His article is well worth reading.
It appears that the future of the normative liturgy of Roman Catholicism is still in doubt, with an ongoing debate over which liturgy will emerge on the horizon, a hybrid liturgy between the Traditional Latin Mass and the Novus Ordo liturgy or a resurgence of the Traditional Latin Mass which will replace the Novus Ordo over the next several generations.
Here are a few excerpts worth considering.
A Passing Phase?
It is right that the controversy over the celebrant, Cardinal Castrillion-Hoyos vs. Bishop Slattery, did not "upstage" what was happening at this Mass.
For, in addition to the sacred mystery of the Mass itself (which was the most important thing of all, of course), something else of considerable importance was occurring on April 24 in Washington - of importance for the future of the Church, and so also of importance for the future of the West.
That "something" is this: the interest in this Mass - which was televised nationwide by EWTN - reveals that, in the West, in the United States, and precisely in Washington, DC, the capital of the US, despite a generation or more of "post-Christian" cultural pressure, there remains a desire, a hunger, to be connected with the Christian past, and to hand on to posterity what was handed down over the centuries, often in the face of much suffering.
In short, the celebration of this Mass, after 40 years and in the midst of an admittedly profound crisis in the Church, suggests that American Catholics, like their counterparts in Europe and around the world, may yet turn to the riches and treasures of their tradition to find a way forward.
And this will not be pure archaism.
It will not reflect a flight from present reality.
Nor will it be a rejection tout court of everything that came with the Second Vatican Council.
Rather, it will be an attempt to pick up the threads of our past and see if they may still be woven into the fabric of our present, in order to create the tapestry of our future.
It is our future that it looks toward - not just our past.
Having just been in Rome, having been present at the papal liturgies during Holy Week, having talked recently with a number of Vatican officials about liturgical matters and about the Second Vatican Council and its legacy, for me this liturgy reflected what Pope Benedict XVI is trying ceaselessly to teach: that the Catholic tradition has not been lost, that it remains to be discovered and lived.
How this will all work out, or course, is yet to be seen.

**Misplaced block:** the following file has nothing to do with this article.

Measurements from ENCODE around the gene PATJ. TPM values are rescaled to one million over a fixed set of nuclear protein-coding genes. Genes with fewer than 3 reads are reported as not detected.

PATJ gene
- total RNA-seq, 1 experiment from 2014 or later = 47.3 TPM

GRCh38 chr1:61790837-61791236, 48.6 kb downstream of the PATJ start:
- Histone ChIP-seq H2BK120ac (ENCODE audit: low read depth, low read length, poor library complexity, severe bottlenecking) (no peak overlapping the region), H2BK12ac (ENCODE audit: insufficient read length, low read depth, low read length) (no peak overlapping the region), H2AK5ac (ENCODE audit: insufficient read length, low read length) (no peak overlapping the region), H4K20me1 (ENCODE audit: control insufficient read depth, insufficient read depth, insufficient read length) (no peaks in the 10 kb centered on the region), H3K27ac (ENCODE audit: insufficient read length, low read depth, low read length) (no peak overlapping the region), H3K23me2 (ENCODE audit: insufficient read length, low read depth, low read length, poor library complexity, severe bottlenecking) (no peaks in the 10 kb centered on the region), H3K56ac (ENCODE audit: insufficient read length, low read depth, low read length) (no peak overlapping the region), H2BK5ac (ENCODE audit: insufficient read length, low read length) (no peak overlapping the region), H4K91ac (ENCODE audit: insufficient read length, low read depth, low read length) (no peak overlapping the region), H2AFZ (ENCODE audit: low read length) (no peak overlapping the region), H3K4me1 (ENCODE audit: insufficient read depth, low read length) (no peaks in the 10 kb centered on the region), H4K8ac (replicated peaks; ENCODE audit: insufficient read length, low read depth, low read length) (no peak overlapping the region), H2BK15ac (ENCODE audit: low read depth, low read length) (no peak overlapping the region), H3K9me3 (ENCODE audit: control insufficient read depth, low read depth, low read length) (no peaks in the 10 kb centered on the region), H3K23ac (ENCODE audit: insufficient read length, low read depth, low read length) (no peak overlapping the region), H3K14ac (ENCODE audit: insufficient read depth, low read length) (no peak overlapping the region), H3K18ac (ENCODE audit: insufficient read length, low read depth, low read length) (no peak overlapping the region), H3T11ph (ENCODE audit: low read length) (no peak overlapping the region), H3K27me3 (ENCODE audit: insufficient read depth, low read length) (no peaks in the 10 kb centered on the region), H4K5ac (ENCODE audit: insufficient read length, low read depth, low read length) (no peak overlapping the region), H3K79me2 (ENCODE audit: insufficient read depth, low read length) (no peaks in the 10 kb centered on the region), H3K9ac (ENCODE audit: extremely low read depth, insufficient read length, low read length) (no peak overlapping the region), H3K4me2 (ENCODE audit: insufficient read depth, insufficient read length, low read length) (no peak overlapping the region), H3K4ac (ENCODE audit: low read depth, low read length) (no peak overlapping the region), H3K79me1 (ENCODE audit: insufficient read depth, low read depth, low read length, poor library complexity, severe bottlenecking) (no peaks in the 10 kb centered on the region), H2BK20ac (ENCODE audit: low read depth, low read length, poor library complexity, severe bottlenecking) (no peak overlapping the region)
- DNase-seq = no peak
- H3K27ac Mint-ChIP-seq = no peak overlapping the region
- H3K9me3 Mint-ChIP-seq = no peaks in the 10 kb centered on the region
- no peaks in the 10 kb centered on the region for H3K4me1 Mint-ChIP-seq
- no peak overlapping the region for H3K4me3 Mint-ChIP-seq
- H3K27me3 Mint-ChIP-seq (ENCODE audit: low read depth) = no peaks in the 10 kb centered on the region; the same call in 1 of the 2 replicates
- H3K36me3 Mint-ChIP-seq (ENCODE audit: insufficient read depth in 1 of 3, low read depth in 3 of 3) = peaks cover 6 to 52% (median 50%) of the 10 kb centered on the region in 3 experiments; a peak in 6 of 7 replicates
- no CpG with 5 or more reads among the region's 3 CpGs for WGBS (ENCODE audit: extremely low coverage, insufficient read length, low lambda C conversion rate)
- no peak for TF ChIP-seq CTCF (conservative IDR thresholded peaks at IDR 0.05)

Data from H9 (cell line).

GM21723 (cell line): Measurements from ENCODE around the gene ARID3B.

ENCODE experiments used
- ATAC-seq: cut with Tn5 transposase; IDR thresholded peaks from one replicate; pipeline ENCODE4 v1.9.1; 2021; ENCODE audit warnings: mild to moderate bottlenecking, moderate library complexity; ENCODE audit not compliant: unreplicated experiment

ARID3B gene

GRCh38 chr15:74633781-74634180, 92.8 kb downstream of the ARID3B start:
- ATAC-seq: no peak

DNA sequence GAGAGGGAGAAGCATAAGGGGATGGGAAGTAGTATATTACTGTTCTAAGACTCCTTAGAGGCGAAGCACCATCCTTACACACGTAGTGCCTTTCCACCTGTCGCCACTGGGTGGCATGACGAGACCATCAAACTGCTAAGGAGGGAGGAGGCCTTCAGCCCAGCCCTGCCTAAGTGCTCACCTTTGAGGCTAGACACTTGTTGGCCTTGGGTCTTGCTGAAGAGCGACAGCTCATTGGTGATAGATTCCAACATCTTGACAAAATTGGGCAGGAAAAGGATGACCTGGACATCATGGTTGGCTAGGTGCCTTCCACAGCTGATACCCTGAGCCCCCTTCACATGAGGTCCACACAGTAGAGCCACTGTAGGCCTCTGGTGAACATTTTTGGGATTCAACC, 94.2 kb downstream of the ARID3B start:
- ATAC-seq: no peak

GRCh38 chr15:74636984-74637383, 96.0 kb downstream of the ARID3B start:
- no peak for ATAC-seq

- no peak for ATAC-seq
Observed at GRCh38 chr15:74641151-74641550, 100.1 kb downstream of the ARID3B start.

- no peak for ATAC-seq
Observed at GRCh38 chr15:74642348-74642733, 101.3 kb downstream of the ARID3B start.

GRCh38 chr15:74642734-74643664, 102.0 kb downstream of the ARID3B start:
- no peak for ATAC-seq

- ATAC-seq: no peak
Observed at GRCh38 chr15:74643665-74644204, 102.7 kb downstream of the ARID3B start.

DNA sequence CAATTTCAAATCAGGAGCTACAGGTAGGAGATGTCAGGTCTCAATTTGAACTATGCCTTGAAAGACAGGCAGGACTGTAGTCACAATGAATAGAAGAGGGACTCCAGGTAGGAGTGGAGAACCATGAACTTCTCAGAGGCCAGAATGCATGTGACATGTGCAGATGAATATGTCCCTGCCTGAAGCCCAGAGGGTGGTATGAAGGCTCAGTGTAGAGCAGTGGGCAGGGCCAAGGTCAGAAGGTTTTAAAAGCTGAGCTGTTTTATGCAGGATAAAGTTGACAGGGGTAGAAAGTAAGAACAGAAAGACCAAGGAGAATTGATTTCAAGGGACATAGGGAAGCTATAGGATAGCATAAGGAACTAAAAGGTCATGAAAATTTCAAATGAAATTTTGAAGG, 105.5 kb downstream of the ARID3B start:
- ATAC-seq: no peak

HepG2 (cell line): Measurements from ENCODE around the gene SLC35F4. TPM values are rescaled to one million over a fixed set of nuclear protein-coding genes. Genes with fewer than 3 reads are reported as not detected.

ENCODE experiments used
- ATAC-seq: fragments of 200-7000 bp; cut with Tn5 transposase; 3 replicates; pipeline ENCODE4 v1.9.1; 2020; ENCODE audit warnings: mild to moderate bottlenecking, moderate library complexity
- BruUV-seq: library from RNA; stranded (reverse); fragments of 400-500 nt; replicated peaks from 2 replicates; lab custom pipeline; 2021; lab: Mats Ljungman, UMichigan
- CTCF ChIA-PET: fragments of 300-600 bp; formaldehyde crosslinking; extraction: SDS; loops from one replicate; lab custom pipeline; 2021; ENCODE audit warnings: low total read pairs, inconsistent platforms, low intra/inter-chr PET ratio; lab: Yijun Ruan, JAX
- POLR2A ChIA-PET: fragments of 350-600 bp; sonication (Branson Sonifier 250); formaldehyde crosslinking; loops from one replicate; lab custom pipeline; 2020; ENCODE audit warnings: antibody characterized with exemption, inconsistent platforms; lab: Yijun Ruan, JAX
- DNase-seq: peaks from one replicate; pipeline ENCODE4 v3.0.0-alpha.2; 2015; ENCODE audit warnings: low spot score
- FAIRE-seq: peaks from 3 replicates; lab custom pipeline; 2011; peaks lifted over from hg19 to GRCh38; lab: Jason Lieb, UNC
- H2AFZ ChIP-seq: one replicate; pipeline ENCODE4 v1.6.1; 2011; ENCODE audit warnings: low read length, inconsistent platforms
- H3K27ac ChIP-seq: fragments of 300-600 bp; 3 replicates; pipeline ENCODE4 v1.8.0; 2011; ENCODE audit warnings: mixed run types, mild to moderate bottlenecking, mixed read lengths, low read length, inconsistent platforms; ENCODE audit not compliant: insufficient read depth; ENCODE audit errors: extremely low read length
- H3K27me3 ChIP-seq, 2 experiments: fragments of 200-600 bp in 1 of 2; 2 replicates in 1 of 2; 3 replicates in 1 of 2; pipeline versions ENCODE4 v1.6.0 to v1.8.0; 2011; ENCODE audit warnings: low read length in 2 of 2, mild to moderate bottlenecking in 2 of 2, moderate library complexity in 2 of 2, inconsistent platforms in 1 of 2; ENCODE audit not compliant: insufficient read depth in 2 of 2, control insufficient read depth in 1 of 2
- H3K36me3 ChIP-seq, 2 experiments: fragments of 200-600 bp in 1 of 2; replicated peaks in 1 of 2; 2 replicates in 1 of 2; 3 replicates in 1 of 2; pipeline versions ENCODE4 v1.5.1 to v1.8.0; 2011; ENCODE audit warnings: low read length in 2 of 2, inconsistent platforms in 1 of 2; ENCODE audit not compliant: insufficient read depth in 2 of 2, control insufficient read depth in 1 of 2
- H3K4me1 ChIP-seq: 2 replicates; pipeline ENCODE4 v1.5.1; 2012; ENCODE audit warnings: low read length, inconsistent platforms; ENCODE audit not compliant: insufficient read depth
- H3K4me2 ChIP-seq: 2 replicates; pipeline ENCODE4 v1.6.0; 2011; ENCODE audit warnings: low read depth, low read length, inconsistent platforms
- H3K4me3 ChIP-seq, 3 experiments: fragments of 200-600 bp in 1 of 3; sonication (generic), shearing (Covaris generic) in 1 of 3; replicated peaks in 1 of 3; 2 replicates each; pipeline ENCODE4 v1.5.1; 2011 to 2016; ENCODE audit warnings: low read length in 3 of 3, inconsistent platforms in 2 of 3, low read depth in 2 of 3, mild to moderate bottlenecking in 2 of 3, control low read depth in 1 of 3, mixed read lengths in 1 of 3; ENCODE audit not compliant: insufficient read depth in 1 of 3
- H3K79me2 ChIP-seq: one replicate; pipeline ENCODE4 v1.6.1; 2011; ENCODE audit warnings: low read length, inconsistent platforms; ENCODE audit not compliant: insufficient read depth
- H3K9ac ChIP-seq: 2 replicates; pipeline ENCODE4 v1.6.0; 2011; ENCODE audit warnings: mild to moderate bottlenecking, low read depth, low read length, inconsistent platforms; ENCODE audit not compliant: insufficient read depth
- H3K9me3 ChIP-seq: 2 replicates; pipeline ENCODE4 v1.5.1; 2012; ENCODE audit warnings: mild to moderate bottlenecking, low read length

At least one Vatican official I talked to recently told me he believes the future of the Church's liturgical life will be a type of fusion between the old Mass and the new Mass of Paul VI.
This is the view of many.
But at least one Vatican official I talked to, also in the past month, told me he believes the future is solely and exclusively in a return to the old rite.
"The old rite is our past, and it will be our future, " he told me. "The new Mass is a passing phase. In 50 years, that will be entirely clear." (emphasis added.)
Dr. Moynihan concludes the article with an astute observation regarding Summorum Pontificum and the Orthodox:
And so the liturgy is of central importance to Benedict, and to the Vatican, today.
Benedict and his inner circle see the liturgy as critical to the future of Roman Catholicism. But not only to Roman Catholicism. There is another reason for Benedict's focus on the liturgy.
The Orthodox Connection
It is well known that the Orthodox, in a profound way, share Benedict's conviction that the liturgy is fundamental for faith, and so also for the practice of the faith.
For example, Eastern Orthodoxy's Patriarch Bartholomew I of Constantinople quoted the phrase "lex orandi, lex credendi" in Latin on the occasion of the visit of Pope Benedict XVI to Istanbul in 2006, drawing from the phrase the lesson that, "in liturgy we are reminded of the need to reach unity in faith as well as in prayer."
I believe that Pope Benedict's approval, a few months after that November 2006 visit, on July 7, 2007, of wider use of the old Latin Mass in the Latin rite, was intended to help prepare the reunion of the two great divided branches of Christianity, Catholicism and Orthodoxy.
The path to this reunion must pass, in some essential way, through the liturgy.
Through a shared liturgy. The liturgies of the two Churches must express the same faith if the Churches are ever to be once again in unity - something Christ willed for his disciples in his prayer on the final night with them before his crucifixion.
Inside the Vatican magazine is an excellent publication, by the way. Please consider subscribing.
For more on Summorum Pontificum and the Orthodox, see this previous post: